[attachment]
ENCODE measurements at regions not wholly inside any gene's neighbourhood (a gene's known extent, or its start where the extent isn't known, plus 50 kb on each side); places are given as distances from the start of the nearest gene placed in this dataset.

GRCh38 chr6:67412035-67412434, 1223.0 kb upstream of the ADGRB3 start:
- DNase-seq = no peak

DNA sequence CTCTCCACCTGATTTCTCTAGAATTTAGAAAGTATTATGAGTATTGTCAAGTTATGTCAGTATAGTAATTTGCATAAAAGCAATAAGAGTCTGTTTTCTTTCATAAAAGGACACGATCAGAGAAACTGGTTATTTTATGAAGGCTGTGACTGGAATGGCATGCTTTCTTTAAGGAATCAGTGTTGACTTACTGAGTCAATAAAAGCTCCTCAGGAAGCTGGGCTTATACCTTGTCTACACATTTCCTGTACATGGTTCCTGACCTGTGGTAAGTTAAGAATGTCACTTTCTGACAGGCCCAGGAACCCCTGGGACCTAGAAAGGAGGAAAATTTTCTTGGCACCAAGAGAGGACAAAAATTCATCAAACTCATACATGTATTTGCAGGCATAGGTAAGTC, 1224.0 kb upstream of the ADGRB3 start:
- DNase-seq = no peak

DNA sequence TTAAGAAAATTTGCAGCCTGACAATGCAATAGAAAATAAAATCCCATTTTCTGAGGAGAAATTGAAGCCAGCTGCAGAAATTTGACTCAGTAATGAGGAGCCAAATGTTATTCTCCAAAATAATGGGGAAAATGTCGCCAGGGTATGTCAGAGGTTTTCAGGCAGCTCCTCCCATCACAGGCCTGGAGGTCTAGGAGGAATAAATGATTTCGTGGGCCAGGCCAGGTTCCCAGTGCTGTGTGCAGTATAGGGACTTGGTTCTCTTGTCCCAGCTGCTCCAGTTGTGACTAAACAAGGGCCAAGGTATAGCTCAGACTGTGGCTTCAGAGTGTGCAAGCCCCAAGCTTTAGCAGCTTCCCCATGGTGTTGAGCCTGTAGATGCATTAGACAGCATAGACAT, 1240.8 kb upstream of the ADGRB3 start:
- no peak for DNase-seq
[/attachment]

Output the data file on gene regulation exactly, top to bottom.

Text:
ENCODE measurements at regions not wholly inside any gene's neighbourhood (a gene's known extent, or its start where the extent isn't known, plus 50 kb on each side); places are given as distances from the start of the nearest gene placed in this dataset.

GRCh38 chr6:67412035-67412434, 1223.0 kb upstream of the ADGRB3 start:
- DNase-seq = no peak

DNA sequence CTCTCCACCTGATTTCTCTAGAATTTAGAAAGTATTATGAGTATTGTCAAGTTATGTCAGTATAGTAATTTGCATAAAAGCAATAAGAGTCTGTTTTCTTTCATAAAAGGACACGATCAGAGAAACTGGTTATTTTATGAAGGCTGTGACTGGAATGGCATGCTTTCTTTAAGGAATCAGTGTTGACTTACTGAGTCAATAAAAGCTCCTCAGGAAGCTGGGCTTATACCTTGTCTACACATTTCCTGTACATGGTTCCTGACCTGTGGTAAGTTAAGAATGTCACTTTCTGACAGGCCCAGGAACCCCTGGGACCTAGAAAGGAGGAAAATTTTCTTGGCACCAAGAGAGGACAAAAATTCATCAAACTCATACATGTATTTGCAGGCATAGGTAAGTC, 1224.0 kb upstream of the ADGRB3 start:
- DNase-seq = no peak

DNA sequence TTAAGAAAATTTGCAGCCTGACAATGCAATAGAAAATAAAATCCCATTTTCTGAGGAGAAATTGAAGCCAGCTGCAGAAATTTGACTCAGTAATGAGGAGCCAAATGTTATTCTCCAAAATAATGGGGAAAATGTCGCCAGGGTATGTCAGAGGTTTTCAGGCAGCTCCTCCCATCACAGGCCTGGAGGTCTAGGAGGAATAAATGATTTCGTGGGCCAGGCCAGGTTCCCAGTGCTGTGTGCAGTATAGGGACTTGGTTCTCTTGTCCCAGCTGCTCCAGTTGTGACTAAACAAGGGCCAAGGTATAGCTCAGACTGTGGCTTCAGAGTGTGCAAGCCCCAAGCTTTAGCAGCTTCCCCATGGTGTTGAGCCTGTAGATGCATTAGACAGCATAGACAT, 1240.8 kb upstream of the ADGRB3 start:
- no peak for DNase-seq